Name Also Unknown, And Also Technically Unseen, the miscreant and/or drunken asshole who repeatedly tried to get into my room at New York’s grossly overrated Hudson Hotel early Wednesday morning. I heard the key card in the door, I heard the handle jiggle, I was very much awake—and I can’t tell if my heart was racing over the potential fright of it all or from the white-hot anger I felt toward the design tard who decided laminate flooring, with its magical abilities to magnify sound in the middle of the night, was a good idea for a hotel room. (Note to the Hudson Hotel: I know it’s trendy and cool to make your lobby seem like a nightclub, but if your guests can’t hear what the desk clerks are telling them about their bills, then your loud thump-thump music is anything but cool. Besides, “Funky Cold Medina” is what wedding reception DJs play—and what Pat Robertson listens to behind closed doors when he's feelin' kinda sexy. Seriously.)

A giant bald bodybuilder in a T-shirt that would be too tight on me wandering the hallways of LaGuardia before our flight home Wednesday evening. He was notable for his immense size, his extremely handsome face and the fact that there was nobody else to look at in the airport. And because he filled my mind with all kinds of Vin-Diesel-in-the-airport-bathroom fantasies.

Some woman from NPR whose name I didn’t recognize but whose voice I totally did, this afternoon at a luncheon to kick off The Economist’s new Chicago survey. I didn’t realize the event would be a Big Deal, so I wore a foo-foo trendy dress shirt (untucked, just like the gays wear them!) and expensive jeans. Every other man there was in a suit.

Dr. C, the dermatologist who looks and talks like Sherry Stringfield (and if she reminds me of an actress who plays a doctor on TV, she has to know what she’s doing). I had my annual celebrity mole checkup today, and she told me not only that I “did a good job healing” from my biopsy scars from last March (Stop! I’m blushing!) but that I had no new moles that gave her concern. Oh, and she and her nurse agreed that I was in “excellent shape,” presumably for a man my age. (I find it funny that they always make a big production of giving me a moment of privacy to strip to my underwear and put on a hospital gown, only to have me take off the gown the moment they come in to examine me.)

D., the well-muscled fella with the megawatt grin and the ability to inject New Yorker references into any conversation. He makes my calloused, untrusting heart do tentatively bouncy things. And he’s not afraid to give me a peck on the lips in front of his co-workers. We’ve been seeing a (relative) lot of each other these last few months, though neither of us is in the market for a boyfriend.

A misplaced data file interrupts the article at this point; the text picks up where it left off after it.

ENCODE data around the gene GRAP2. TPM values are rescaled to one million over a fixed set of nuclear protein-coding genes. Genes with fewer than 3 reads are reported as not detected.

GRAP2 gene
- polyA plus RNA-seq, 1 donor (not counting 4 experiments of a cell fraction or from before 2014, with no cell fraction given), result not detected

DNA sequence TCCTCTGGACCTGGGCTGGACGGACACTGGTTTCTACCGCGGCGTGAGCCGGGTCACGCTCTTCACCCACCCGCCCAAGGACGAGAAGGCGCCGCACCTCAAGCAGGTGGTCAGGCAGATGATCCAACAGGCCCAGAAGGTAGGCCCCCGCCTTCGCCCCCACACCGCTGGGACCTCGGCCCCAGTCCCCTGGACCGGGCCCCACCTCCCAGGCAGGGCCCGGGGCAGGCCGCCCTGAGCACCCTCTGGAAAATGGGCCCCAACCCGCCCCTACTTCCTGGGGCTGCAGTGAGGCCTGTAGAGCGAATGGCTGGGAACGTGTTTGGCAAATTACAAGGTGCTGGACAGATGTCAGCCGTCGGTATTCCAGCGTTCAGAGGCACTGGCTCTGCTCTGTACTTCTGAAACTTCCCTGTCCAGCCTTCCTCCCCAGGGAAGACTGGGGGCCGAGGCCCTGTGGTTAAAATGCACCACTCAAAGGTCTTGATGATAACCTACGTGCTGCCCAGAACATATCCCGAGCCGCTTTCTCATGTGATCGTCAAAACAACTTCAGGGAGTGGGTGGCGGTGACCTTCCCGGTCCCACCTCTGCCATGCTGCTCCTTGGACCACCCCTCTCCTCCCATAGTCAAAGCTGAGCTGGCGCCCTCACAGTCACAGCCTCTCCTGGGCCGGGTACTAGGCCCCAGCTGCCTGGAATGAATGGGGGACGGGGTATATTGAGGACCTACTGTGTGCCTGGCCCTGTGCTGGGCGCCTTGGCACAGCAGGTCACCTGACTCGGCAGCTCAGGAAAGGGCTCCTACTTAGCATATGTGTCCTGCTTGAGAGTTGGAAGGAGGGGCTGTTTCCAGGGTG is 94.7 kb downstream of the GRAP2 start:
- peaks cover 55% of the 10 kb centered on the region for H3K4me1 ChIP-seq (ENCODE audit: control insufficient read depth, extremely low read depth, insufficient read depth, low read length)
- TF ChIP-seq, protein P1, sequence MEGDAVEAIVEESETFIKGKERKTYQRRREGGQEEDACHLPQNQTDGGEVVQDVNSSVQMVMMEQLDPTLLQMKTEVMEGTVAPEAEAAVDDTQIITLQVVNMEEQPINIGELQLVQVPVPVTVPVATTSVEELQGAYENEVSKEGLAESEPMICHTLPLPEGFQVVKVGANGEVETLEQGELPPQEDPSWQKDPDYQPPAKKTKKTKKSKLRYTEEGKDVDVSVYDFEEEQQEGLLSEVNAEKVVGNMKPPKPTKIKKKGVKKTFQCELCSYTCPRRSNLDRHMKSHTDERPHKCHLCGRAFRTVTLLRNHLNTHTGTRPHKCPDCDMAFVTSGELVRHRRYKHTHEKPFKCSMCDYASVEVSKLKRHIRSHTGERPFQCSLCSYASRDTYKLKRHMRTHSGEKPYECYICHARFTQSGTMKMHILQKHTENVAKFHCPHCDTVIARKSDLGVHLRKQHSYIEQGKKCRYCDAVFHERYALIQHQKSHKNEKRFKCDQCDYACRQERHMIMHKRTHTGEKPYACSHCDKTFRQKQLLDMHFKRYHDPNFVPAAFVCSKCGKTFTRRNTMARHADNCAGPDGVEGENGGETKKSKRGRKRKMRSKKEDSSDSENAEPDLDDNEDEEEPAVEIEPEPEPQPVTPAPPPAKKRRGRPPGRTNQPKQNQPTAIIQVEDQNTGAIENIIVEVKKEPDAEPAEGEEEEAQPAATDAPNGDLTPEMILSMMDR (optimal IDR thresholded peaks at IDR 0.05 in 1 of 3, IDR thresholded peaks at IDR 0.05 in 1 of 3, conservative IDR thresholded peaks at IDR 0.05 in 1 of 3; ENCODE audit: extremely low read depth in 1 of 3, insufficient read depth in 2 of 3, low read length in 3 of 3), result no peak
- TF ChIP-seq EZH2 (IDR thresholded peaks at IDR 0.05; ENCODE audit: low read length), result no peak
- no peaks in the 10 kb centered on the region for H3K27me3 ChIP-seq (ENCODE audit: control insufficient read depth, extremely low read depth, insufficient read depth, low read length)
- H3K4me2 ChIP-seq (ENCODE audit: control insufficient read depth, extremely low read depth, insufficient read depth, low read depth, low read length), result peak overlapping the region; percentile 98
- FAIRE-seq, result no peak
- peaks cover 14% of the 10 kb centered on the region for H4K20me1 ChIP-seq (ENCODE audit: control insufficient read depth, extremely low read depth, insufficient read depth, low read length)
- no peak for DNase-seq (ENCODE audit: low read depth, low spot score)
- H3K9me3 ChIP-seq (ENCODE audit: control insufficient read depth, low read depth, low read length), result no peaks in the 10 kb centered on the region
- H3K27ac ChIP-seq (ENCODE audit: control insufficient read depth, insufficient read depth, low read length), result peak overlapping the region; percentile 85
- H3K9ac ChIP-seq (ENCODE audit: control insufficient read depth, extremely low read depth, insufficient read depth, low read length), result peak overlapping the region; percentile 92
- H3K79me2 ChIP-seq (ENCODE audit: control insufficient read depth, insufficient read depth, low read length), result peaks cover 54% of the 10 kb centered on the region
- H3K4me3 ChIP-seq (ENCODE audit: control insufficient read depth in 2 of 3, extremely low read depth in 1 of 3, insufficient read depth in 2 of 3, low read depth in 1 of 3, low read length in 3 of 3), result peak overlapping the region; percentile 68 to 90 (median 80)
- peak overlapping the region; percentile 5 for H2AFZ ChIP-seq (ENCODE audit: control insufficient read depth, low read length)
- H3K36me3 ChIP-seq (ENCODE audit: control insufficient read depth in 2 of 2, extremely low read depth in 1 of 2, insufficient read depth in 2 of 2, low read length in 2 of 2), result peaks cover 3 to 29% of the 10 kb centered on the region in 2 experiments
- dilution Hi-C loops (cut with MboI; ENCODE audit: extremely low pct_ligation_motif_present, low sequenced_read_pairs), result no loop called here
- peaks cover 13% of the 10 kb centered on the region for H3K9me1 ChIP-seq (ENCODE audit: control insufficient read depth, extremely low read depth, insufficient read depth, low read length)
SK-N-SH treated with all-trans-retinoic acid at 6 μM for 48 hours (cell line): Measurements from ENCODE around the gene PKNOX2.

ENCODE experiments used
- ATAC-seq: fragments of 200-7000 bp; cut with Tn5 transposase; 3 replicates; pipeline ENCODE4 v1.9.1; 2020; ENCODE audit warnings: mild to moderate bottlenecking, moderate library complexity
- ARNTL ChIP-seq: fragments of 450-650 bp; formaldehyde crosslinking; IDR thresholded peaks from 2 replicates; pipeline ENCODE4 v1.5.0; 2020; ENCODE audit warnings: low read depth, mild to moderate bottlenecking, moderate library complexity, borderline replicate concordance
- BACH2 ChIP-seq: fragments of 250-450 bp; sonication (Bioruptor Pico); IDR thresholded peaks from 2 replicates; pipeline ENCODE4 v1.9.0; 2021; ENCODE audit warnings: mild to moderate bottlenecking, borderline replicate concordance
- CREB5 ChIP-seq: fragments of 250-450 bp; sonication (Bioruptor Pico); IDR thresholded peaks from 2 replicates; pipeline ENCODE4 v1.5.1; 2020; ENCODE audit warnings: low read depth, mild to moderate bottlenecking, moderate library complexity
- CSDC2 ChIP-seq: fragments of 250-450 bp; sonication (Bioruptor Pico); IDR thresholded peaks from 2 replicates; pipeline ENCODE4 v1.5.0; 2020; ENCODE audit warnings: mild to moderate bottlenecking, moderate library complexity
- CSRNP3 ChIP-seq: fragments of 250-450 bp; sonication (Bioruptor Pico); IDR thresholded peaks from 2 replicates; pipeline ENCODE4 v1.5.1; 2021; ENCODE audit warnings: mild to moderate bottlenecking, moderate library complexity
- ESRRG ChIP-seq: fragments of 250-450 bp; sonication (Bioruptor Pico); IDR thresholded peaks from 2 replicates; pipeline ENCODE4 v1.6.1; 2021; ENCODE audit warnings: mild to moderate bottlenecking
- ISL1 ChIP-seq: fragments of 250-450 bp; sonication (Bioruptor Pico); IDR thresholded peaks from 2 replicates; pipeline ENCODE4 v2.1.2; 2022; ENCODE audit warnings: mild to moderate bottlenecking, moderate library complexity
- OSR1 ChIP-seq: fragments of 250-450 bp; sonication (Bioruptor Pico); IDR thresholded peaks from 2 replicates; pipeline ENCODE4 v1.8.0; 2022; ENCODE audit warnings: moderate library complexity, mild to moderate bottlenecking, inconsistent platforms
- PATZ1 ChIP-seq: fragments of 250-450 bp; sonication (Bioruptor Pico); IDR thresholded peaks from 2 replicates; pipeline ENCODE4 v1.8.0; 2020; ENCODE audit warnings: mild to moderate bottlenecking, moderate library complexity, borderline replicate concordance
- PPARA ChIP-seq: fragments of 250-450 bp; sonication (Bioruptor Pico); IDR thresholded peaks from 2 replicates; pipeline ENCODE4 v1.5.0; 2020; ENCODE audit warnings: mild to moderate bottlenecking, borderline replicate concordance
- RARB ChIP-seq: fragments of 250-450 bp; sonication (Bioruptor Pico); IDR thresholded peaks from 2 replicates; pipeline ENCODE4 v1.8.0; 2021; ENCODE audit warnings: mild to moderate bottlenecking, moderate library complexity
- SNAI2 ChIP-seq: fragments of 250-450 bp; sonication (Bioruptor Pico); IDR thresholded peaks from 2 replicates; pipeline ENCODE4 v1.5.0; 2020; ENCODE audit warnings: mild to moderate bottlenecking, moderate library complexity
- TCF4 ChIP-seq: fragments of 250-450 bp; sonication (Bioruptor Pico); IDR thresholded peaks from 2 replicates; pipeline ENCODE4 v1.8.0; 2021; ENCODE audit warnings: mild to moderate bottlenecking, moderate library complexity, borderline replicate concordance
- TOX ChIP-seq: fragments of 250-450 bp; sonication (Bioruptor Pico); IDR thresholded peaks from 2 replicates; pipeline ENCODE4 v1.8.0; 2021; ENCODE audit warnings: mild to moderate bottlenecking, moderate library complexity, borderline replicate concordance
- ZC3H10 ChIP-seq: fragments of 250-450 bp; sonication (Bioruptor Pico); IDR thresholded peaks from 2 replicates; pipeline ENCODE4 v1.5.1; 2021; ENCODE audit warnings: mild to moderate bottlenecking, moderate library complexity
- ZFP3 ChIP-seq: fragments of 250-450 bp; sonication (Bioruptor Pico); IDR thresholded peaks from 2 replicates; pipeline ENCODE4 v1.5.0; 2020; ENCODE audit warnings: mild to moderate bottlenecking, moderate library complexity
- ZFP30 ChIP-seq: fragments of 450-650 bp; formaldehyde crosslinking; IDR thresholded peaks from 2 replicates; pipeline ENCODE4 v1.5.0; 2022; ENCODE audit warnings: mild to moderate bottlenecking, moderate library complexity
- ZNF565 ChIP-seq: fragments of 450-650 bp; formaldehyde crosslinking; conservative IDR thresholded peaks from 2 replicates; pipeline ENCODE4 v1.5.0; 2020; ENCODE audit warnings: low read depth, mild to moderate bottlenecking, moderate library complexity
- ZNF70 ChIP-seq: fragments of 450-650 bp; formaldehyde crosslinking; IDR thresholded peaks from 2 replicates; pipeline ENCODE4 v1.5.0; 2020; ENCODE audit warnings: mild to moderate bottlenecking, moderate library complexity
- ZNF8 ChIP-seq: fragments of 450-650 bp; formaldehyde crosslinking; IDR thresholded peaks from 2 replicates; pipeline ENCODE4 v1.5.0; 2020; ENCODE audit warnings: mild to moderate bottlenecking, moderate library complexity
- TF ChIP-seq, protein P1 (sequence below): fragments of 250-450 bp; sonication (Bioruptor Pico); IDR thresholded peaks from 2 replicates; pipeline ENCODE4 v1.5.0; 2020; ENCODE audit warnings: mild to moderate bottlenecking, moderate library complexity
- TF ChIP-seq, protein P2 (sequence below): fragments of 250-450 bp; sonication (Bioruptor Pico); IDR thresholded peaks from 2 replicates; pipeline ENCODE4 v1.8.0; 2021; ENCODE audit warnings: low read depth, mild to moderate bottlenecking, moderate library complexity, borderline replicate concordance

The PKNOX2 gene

Sunday, March 12, 2006

Weekend adventures

8:15 Go on one of the shortest dates of my life.
(He showed up high. Like ADHD high. I told him he was a loser.) Go home and watch TV instead.

7:00 Wake up at the crack of dawn.
For no useful reason. On my one day to sleep in. Stupid sunshine! Why do you have to peek in my windows and make my bedroom all warm and cheery and wake-uppable? Curse you!

9:00 Get my hair cut. It’s funny how you can go from shaggy fluffball to droopy power fro overnight. I’d reached critical droop earlier in the week, and I had to go to two client meetings looking like I had a nest on my head. So put a visit to the nice hair lady on the top of my weekend agenda. I go to one of those walk-in, no-appointment-necessary, take-your-chances salons haircut stores because 1) I don’t see any reason to spend $40+ on a basic ’do I can get just as easily for $12 and 2) I can walk there from my house. And when you get there the moment the door opens in the morning, there’s (almost) no waiting!

9:45 Pick up dry cleaning. I own nine dress shirts (10 if you count the one that’s gettin’ kinda ghetto), and I’ve been traveling for work (the only time I play dress-up) so much lately I’d completely depleted my stockpile. Now everything’s clean again. Which means it’s gonna be that much harder to make decisions when I get dressed in the morning.

11:00 Begin Journey of Pain. I didn’t realize the St. Patrick’s Day parade was yesterday. I got on the train at 11:00, and by 11:01 I was regretting ever being born. The train was PACKED with drunken college kids in unnatural shades of green. And they all had their volumes set on Shriek. And they sprayed beer on each other. Oh—and there was some kind of problem four trains ahead of us, so we sat on the tracks for achingly long periods of time. Stupid loud, drunken kids. Always after me Lucky Charms.

11:46 Arrive a minute late for my back and upper-arm waxing, thanks to the abovementioned train delays. I don’t mind body hair on men, but I’m not a big fan of it when it’s on their backs and upper arms. And I’m REALLY not a fan of it when it’s on my back and upper arms. And the older I get, the more I seem to devolve into a hairy-back-and-upper-arms monkey-like state. Intelligent Design doesn’t seem to be making it go away, so I have a nice Polish lady who rips the hair right out of my skin for me. She has pictures of her Asian daughter (“she’s adopted”) all over her salon, and she chats away the whole time she’s tearing the flesh from your body. She usually does an awesome job, but this time she missed a few little islands of hair and I broke out in little pimples all over my arms by Saturday morning. Sexy!

1:00 Arrive for my first-ever visit to the Field Museum. I did a one-hour tour of the permanent exhibit (including an emergency meal at McDonald’s) and then met three friends at 2:00 for the last days of Pompeii: Stories from an Eruption. Giggly title notwithstanding, the exhibit is pretty interesting, but I’d hoped for a lot more frozen-in-time bodies and a lot fewer amulets and melted coins. It is well-researched, though—and it does a nice job of helping you understand the staggering enormity of the destruction.